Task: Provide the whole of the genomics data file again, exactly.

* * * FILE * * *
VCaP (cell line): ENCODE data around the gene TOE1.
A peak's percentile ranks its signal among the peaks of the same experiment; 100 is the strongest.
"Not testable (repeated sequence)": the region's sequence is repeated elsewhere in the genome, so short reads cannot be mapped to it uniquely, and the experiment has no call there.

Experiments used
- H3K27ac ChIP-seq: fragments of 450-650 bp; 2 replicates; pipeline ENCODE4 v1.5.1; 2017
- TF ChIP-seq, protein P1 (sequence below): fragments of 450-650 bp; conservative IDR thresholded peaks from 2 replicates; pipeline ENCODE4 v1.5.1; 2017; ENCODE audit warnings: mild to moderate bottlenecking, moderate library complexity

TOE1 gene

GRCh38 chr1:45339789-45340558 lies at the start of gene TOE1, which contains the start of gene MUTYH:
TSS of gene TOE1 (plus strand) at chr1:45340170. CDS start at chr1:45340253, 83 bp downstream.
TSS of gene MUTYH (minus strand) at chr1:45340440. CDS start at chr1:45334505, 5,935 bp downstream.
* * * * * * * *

VCaP (cell line): ENCODE data around the gene TOE1.
A peak's percentile ranks its signal among the peaks of the same experiment; 100 is the strongest.
"Not testable (repeated sequence)": the region's sequence is repeated elsewhere in the genome, so short reads cannot be mapped to it uniquely, and the experiment has no call there.

Experiments used
- H3K27ac ChIP-seq: fragments of 450-650 bp; 2 replicates; pipeline ENCODE4 v1.5.1; 2017
- TF ChIP-seq, protein P1 (sequence below): fragments of 450-650 bp; conservative IDR thresholded peaks from 2 replicates; pipeline ENCODE4 v1.5.1; 2017; ENCODE audit warnings: mild to moderate bottlenecking, moderate library complexity

TOE1 gene

GRCh38 chr1:45339789-45340558 lies at the start of gene TOE1, which contains the start of gene MUTYH:
TSS of gene TOE1 (plus strand) at chr1:45340170. CDS start at chr1:45340253, 83 bp downstream.
TSS of gene MUTYH (minus strand) at chr1:45340440. CDS start at chr1:45334505, 5,935 bp downstream.